No, I am saying that it does have one meaning for me and other meanings for others--this is the inevitable scandal of interpretation.

If you believe that scripture is authoritative than you must believe that it can have only one meaning intent and purpose.

Well, if this is so, we must conclude that the NT writers didn't believe the Scriptures were "authoritative," for they found several different meanings in the OT texts which they quoted in their apology of their faith.

That being said, I see no compelling reason to conclude that the authoritative nature of the Scriptures is based upon strict homogeneity of meaning.

If you look at this text carefully you will see that there is only two possible meanings.

1) That David’s mother was committing sin (adultery) when she conceived her son or…
2) David was enveloped with a sin nature upon conception.


What in the text necessitates this conclusion? The entire concept of a "sin nature" is a theological supposition that is hardly present in the text (and it would be curious if it was, considering the anthropological assumptions of the Hebrews).

Since we know that he was brought up in a good godly home we know that it was the latter and that can be the only meaning for this verse.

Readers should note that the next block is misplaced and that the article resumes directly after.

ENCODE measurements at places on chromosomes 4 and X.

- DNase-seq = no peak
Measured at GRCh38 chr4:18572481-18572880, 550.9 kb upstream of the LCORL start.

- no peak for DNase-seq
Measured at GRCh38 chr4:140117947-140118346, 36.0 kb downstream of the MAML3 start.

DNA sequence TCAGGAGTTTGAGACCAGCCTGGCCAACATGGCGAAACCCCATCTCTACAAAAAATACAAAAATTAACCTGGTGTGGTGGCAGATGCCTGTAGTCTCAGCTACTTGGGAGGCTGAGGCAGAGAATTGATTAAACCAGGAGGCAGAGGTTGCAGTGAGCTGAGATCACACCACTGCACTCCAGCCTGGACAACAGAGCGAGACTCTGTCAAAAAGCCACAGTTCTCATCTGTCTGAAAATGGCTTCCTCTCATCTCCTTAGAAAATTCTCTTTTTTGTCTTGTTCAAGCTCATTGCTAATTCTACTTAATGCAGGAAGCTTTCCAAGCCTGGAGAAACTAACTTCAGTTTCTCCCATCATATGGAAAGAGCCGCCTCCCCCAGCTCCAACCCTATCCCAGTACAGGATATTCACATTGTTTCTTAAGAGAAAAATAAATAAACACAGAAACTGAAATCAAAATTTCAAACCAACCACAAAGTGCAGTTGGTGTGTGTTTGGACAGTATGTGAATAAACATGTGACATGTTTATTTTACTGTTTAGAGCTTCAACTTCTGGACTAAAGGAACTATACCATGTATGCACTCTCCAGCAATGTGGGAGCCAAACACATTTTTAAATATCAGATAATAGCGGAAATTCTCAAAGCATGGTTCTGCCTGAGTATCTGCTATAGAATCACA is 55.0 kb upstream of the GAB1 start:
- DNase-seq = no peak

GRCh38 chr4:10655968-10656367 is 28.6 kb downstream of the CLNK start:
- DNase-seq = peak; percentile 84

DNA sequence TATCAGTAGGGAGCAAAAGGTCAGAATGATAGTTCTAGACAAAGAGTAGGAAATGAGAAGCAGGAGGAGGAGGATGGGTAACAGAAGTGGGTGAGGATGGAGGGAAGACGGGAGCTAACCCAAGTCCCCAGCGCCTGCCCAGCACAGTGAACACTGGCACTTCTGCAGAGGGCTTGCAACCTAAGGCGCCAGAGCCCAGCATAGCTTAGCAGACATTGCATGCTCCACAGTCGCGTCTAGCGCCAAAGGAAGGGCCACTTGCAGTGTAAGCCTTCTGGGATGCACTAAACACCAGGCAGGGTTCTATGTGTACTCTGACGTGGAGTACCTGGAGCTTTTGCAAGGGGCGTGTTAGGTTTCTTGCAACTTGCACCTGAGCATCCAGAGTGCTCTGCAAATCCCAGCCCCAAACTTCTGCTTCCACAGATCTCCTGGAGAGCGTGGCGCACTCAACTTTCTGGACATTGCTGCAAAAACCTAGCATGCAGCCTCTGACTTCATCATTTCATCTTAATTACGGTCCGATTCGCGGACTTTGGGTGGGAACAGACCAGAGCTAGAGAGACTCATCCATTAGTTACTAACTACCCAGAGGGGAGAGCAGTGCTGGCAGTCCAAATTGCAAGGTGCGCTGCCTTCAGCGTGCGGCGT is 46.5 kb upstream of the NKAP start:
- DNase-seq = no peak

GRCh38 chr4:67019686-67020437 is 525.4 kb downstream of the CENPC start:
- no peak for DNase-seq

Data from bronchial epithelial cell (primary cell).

What?

I still do not see how the argument I give is circular. As stated above God doesn’t have a sin nature man does. Men sin God can not. I think that is that simple and I believe that to be a linear argument.

Yes, it is simple and linear, but it does not equate to proof of Jesus' divinity. According to your logic, anything that does not have a sinful nature is divine, as the lack of sinful nature (in your thinking) is what constitutes divinity. Therefore, we must conclude that angels, rocks, mosquitos, planets, and rainbows are divine, since none of them have sinful natures.

Justice said...

E.D.

You said:

I don't think one can "prove" Christ's divinity. If finite, temporal beings could prove the infinite nature of the divine through phenomenological indicators, it would seem that the divine is exactly equivalent to that which is not.